WASHINGTON -- The nation's top manager of airplane traffic resigned after several incidents in which air traffic controllers fell asleep at their posts, the Federal Aviation Administration announced Thursday.
The agency, which oversees the nation's civilian aviation system, announced in a posting on its website that FAA Administrator Randy Babbitt had accepted the resignation of Hank Krakowski, head of the agency's Air Traffic Organization. In recent weeks, several incidents of air traffic controllers being asleep at the job have been reported around the nation.
"Over the last few weeks we have seen examples of unprofessional conduct on the part of a few individuals that have rightly caused the traveling public to question our ability to ensure their safety," Babbitt stated. "This conduct must stop immediately. I am committed to maintaining the highest level of public confidence and that begins with strong leadership."
After a controller in the tower dozed off last month, two jets landed without clearance at Reagan National Airport, which serves Washington. A medical flight carrying a patient was forced to land on its own this week at the Reno-Tahoe Airport after a controller there reportedly was asleep.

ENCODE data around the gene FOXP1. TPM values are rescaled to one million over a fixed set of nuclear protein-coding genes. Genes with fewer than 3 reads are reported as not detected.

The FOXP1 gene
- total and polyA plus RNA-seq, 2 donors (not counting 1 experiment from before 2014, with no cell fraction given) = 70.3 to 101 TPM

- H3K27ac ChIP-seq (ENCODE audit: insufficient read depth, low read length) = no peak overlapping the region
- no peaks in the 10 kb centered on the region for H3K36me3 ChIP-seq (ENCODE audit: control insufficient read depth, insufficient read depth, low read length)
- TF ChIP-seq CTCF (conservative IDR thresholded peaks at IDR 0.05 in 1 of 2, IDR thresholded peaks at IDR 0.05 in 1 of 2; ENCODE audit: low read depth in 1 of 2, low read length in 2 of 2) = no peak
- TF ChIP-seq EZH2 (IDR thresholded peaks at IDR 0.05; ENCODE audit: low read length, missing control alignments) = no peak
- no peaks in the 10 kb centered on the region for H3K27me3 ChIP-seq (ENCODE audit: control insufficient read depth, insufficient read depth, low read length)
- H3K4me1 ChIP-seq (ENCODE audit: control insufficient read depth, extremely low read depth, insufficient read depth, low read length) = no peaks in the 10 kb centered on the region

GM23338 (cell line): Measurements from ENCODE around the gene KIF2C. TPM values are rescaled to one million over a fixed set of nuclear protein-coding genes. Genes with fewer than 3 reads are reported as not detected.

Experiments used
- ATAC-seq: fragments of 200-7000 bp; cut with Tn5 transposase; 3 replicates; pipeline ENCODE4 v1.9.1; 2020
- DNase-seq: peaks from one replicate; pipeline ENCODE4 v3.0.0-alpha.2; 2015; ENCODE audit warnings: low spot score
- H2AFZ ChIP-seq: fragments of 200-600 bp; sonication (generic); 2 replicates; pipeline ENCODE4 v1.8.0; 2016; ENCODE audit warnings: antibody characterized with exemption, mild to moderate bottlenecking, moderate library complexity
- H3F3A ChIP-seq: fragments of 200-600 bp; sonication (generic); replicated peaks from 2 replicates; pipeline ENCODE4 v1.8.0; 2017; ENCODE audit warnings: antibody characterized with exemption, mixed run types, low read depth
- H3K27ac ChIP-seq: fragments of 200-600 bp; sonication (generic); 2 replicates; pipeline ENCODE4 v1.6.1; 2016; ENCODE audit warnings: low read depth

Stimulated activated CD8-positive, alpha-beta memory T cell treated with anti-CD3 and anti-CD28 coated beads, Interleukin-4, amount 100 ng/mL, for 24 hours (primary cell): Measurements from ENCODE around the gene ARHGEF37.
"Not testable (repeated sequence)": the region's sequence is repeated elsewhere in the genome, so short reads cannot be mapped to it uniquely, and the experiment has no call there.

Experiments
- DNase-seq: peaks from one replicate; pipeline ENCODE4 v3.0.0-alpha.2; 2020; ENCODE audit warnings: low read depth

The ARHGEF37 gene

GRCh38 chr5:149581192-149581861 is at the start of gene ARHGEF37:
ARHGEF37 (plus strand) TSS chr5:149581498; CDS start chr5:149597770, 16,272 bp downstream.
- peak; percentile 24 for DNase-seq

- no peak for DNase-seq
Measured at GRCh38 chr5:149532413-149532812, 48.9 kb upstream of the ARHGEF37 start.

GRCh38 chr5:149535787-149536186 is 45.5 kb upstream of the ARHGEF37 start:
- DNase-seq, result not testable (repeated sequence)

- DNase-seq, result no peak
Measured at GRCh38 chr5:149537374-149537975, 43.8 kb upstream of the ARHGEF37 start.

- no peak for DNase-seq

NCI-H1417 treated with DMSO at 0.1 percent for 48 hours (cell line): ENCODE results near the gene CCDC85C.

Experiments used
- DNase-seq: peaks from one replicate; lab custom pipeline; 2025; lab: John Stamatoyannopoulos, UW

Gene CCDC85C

Other incidents have been reported in the states of Washington and Tennessee. Two controllers have been suspended for a week.
The incidents sparked complaints that the staffing at control towers was inadequate. On Wednesday, the FAA announced that it would add controllers at 27 towers around the country. Thursday's reshuffling of the top officials was the next step.
"This morning I met with the head of our Air Traffic Organization, the part of the Federal Aviation Administration charged with operating our air traffic control system," Babbitt said. "Hank Krakowski has submitted his resignation and I have accepted it."
Babbitt went on to praise Krakowski, calling him a "dedicated aviation professional and I thank him for his service." The FAA's chief counsel David Grizzle will take over the post temporarily while a replacement is sought.
Babbit also said the FAA will look at the entire air traffic control system.
"We are conducting a top-to-bottom review of the way we operate our air traffic control system," he said. "We are all responsible and accountable for safety -- from senior FAA leadership to the controller in the tower."
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